“One of the Brexiters’ key arguments was that it would do away with European red tape,” says Mr. Valentin. “Now there’s more of it than ever. Items must be declared every time they cross the border. Exporters and importers must obtain an EORI number, a CHIEF badge and export licenses, fill out ATA carnets, install software for declarations, etc. This means more costs, more time and more delays—everything businesses hate. For many, the solution will probably be to use freight forwarders, with all the expense entailed.”
Work is Health
Putting Europeans to work will also be much more complicated. Everyone knows that London is a magnet for young European graduates. To hire them, British companies must now obtain “sponsor” status (for a fee), request a visa, prove that the future employee possesses the requisite qualifications and level of English, and guarantee a salary of at least £25,000 a year—all that even though degrees are longer automatically recognized.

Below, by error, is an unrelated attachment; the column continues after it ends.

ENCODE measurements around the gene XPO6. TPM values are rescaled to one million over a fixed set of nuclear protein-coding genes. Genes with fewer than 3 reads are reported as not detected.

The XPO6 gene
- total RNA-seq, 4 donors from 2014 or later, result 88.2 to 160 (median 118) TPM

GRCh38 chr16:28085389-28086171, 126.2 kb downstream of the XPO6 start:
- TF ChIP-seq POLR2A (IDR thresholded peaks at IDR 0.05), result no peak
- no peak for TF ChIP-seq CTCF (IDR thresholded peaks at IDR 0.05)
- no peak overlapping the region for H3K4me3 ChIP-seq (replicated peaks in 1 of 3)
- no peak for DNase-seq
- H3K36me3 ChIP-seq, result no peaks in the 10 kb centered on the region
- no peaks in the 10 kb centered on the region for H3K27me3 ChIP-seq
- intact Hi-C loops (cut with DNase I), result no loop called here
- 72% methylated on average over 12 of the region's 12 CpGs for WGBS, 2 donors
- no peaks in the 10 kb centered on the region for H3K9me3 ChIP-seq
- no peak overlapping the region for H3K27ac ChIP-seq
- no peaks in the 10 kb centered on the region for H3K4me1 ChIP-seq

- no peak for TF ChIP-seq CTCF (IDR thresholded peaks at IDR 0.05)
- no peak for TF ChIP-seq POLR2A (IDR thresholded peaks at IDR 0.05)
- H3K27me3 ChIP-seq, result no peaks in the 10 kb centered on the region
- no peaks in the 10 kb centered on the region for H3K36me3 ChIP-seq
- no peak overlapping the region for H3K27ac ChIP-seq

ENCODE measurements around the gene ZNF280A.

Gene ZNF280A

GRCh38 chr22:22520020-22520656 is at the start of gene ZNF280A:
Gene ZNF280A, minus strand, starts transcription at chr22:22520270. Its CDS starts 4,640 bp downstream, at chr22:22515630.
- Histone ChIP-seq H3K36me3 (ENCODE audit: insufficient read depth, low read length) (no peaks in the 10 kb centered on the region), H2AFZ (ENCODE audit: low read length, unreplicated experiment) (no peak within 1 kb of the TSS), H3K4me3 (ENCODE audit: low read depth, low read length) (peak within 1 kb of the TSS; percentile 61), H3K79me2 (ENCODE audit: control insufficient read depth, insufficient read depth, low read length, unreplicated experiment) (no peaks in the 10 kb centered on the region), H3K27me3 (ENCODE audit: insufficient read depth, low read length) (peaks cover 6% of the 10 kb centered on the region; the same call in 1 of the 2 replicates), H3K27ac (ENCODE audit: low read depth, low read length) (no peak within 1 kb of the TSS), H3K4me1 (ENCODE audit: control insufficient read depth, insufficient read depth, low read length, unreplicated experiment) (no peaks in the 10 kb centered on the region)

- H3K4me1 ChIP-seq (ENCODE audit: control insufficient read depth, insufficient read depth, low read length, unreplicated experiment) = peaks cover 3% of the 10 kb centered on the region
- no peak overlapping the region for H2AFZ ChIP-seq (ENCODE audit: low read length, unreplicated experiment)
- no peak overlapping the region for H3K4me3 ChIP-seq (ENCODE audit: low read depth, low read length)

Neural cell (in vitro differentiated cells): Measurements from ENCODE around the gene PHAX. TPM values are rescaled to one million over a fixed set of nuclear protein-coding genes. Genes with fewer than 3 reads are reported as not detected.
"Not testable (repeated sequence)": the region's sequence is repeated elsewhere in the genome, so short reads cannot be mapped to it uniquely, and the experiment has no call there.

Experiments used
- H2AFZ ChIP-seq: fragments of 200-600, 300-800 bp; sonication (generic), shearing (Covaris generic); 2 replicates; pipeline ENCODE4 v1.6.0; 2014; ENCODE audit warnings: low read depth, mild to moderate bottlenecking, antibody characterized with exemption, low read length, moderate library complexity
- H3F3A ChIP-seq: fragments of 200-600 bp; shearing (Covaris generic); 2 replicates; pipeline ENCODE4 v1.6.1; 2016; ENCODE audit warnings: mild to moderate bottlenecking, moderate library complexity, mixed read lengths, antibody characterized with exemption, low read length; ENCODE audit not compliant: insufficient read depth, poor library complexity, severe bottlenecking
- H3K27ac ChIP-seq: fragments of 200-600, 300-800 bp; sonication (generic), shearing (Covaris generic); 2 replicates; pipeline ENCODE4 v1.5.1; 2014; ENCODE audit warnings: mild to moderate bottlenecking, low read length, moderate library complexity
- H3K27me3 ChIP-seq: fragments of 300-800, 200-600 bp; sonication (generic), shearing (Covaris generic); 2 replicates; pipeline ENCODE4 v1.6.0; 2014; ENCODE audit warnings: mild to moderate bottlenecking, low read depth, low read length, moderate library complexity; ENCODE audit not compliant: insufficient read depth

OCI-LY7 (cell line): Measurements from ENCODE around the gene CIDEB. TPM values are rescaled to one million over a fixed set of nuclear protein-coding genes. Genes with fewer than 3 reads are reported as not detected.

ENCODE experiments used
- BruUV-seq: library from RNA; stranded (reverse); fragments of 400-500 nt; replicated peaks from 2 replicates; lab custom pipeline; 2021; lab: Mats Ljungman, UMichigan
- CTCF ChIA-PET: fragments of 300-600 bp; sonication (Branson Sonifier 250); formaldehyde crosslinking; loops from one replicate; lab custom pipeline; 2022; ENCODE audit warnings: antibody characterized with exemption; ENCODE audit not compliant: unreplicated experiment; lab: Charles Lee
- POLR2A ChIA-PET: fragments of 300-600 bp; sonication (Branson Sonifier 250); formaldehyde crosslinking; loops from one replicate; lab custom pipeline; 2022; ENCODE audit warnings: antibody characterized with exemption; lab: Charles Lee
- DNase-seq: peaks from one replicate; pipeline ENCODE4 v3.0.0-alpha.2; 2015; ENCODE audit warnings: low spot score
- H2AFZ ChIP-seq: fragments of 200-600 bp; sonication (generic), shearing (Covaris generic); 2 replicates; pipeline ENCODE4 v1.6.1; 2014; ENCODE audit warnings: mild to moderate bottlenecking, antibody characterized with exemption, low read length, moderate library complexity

The scope of contracts should not change—they are now managed at the national level—but conflict resolution issues will inevitably come up. Which law will be applicable? What equivalent is there to the Rome Convention? How can debts be collected? How will compulsory enforcements be ensured? All these uncertainties associated with the first disputes that arise will probably pour cold water on EU countries’ desire to trade. “I’ve never understood the media’s relentless attacks on the European Union Court of Justice,” says the expert. “British judges sat on it. They influenced European law. Moreover, I’m convinced that the convergence of legal systems makes the law better. I’d even go so far as to say that British law has clearly made progress since the UK joined the EU and would have made much less progress without the EUCoJ.”
Money and Currency